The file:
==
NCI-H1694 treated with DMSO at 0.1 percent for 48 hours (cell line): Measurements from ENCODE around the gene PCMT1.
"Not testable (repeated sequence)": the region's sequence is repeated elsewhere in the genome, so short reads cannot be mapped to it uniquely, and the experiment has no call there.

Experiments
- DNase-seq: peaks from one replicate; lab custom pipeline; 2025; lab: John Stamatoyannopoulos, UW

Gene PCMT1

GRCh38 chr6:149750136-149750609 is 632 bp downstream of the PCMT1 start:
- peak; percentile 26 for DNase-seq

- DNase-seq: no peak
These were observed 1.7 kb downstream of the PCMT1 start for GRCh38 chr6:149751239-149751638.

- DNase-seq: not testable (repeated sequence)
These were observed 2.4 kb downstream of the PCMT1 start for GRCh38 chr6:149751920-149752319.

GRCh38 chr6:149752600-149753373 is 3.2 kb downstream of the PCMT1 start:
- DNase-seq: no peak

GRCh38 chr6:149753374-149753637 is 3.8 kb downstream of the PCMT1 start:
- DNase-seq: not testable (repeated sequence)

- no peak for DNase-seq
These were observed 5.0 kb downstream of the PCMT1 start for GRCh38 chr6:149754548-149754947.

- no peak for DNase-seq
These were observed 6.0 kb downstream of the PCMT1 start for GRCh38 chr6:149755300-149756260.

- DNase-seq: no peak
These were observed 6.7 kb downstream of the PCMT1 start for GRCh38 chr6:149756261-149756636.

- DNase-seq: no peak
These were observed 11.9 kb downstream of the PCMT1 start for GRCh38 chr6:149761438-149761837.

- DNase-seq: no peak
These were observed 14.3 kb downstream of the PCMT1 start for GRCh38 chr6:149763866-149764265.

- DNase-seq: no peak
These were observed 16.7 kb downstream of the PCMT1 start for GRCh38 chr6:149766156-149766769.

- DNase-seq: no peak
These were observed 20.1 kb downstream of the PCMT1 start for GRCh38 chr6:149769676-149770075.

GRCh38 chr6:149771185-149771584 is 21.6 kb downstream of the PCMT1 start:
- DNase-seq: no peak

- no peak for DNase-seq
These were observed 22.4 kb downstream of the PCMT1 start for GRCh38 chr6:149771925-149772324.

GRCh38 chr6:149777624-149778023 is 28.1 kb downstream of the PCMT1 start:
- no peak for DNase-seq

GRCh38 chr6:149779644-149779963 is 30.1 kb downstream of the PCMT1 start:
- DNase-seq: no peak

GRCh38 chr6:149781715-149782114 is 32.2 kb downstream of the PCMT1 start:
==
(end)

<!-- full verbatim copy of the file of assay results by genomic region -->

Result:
NCI-H1694 treated with DMSO at 0.1 percent for 48 hours (cell line): Measurements from ENCODE around the gene PCMT1.
"Not testable (repeated sequence)": the region's sequence is repeated elsewhere in the genome, so short reads cannot be mapped to it uniquely, and the experiment has no call there.

Experiments
- DNase-seq: peaks from one replicate; lab custom pipeline; 2025; lab: John Stamatoyannopoulos, UW

Gene PCMT1

GRCh38 chr6:149750136-149750609 is 632 bp downstream of the PCMT1 start:
- peak; percentile 26 for DNase-seq

- DNase-seq: no peak
These were observed 1.7 kb downstream of the PCMT1 start for GRCh38 chr6:149751239-149751638.

- DNase-seq: not testable (repeated sequence)
These were observed 2.4 kb downstream of the PCMT1 start for GRCh38 chr6:149751920-149752319.

GRCh38 chr6:149752600-149753373 is 3.2 kb downstream of the PCMT1 start:
- DNase-seq: no peak

GRCh38 chr6:149753374-149753637 is 3.8 kb downstream of the PCMT1 start:
- DNase-seq: not testable (repeated sequence)

- no peak for DNase-seq
These were observed 5.0 kb downstream of the PCMT1 start for GRCh38 chr6:149754548-149754947.

- no peak for DNase-seq
These were observed 6.0 kb downstream of the PCMT1 start for GRCh38 chr6:149755300-149756260.

- DNase-seq: no peak
These were observed 6.7 kb downstream of the PCMT1 start for GRCh38 chr6:149756261-149756636.

- DNase-seq: no peak
These were observed 11.9 kb downstream of the PCMT1 start for GRCh38 chr6:149761438-149761837.

- DNase-seq: no peak
These were observed 14.3 kb downstream of the PCMT1 start for GRCh38 chr6:149763866-149764265.

- DNase-seq: no peak
These were observed 16.7 kb downstream of the PCMT1 start for GRCh38 chr6:149766156-149766769.

- DNase-seq: no peak
These were observed 20.1 kb downstream of the PCMT1 start for GRCh38 chr6:149769676-149770075.

GRCh38 chr6:149771185-149771584 is 21.6 kb downstream of the PCMT1 start:
- DNase-seq: no peak

- no peak for DNase-seq
These were observed 22.4 kb downstream of the PCMT1 start for GRCh38 chr6:149771925-149772324.

GRCh38 chr6:149777624-149778023 is 28.1 kb downstream of the PCMT1 start:
- no peak for DNase-seq

GRCh38 chr6:149779644-149779963 is 30.1 kb downstream of the PCMT1 start:
- DNase-seq: no peak

GRCh38 chr6:149781715-149782114 is 32.2 kb downstream of the PCMT1 start: